AI has a lot of problems. It helps itself to the work of others, regurgitating what it absorbs in a game of multidimensional Mad Libs and omitting all attribution, resulting in widespread outrage and litigation. When it draws pictures, it makes the CEOs white, puts people in awkward ethnic outfits, and has a tendency to imagine women as elfish, with light-colored eyes. Its architects sometimes seem to be part of a death cult that semi-worships a Cthulu-like future AI god, and they focus great energies on supplicating to this immense imaginary demon (thrilling! terrifying!) instead of integrating with the culture at hand (boring, and you get yelled at). Even the more thoughtful AI geniuses seem OK with the idea that an artificial general intelligence is right around the corner, despite 75 years of failed precedent—the purest form of getting high on your own supply.

So I should reject this whole crop of image-generating, chatting, large-language-model-based code-writing infinite typing monkeys. But, dammit, I can’t. I love them too much. I am drawn back over and over, for hours, to learn and interact with them. I have them make me lists, draw me pictures, summarize things, read for me. Where I work, we’ve built them into our code. I’m in the bag. Not my first hypocrisy rodeo.

There’s a truism that helps me whenever the new big tech thing has every brain melting: I repeat to myself, “It’s just software.” Word processing was going to make it too easy to write novels, Photoshop looked like it would let us erase history, Bitcoin was going to replace money, and now AI is going to ruin society, but … it’s just software. And not even that much software: Lots of AI models could fit on a thumb drive with enough room left over for the entire run of Game of Thrones (or Microsoft Office). They’re interdimensional ZIP files, glitchy JPEGs, but for all of human knowledge. And yet they serve such large portions! (Not always. Sometimes I ask the AI to make a list and it gives up. “You can do it,” I type. “You can make the list longer.” And it does! What a terrible interface!)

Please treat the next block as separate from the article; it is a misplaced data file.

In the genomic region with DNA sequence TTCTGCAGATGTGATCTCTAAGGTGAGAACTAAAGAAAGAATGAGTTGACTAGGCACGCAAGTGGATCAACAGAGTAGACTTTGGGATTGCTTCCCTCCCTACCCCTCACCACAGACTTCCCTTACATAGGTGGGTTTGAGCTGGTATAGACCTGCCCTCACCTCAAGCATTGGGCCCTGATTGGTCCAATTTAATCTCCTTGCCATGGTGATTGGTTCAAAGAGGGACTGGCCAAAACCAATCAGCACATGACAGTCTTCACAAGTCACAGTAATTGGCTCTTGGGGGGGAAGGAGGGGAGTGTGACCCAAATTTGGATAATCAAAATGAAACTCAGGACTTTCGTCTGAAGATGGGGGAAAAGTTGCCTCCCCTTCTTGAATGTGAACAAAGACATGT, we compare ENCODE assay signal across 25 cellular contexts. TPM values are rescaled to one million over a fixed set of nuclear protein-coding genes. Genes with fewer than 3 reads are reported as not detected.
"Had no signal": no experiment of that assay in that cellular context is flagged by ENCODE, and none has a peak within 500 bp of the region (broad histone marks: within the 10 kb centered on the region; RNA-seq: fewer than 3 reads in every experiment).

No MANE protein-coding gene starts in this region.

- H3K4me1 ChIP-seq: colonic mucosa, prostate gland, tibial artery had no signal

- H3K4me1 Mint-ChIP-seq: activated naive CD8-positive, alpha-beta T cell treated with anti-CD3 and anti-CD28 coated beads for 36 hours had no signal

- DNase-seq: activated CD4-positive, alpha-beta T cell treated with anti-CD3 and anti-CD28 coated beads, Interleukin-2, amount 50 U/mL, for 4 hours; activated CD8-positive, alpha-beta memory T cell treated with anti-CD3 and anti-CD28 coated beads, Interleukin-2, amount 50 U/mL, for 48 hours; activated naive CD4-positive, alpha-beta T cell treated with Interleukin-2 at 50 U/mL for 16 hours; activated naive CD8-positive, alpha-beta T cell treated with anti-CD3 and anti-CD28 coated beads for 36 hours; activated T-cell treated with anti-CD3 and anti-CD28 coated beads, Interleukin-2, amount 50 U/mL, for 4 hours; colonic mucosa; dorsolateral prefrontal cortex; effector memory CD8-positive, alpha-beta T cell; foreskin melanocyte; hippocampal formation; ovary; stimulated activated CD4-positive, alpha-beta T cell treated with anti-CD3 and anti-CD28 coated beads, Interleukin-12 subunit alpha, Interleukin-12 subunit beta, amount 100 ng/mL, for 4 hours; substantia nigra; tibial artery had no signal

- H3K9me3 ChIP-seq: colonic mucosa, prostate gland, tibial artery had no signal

What I love, more than anything, is the quality that makes AI such a disaster: If it sees a space, it will fill it—with nonsense, with imagined fact, with links to fake websites. It possesses an absolute willingness to spout foolishness, balanced only by its carefree attitude toward plagiarism. AI is, very simply, a totally shameless technology.  
Bet that's got some control freaks quaking in their stiletto heels.
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